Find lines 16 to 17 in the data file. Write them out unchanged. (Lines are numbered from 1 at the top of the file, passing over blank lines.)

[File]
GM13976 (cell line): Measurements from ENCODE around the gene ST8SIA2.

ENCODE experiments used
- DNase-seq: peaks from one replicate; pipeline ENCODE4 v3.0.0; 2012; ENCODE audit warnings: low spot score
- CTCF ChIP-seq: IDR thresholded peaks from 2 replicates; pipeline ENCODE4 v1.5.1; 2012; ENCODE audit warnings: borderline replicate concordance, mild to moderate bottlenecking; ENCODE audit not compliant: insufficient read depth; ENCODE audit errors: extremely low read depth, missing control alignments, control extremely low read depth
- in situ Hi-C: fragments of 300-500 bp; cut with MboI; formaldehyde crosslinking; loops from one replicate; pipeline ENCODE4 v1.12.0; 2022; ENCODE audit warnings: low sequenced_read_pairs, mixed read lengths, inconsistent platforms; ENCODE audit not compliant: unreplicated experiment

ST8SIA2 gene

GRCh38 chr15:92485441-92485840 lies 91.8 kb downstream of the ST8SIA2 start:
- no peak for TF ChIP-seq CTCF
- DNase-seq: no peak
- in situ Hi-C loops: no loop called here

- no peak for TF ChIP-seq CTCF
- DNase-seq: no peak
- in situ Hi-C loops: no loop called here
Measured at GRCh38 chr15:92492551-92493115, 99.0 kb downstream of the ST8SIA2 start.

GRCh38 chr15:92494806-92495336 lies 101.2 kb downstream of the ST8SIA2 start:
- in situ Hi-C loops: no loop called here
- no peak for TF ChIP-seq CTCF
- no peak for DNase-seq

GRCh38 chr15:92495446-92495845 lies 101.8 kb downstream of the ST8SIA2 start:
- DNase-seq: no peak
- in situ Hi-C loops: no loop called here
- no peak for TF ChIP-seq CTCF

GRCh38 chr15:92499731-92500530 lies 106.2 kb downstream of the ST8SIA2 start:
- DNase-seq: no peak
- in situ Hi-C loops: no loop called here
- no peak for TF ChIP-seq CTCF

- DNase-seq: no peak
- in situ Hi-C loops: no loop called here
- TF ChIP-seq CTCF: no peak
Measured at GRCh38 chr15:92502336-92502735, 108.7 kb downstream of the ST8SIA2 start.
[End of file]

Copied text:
- in situ Hi-C loops: no loop called here
- no peak for TF ChIP-seq CTCF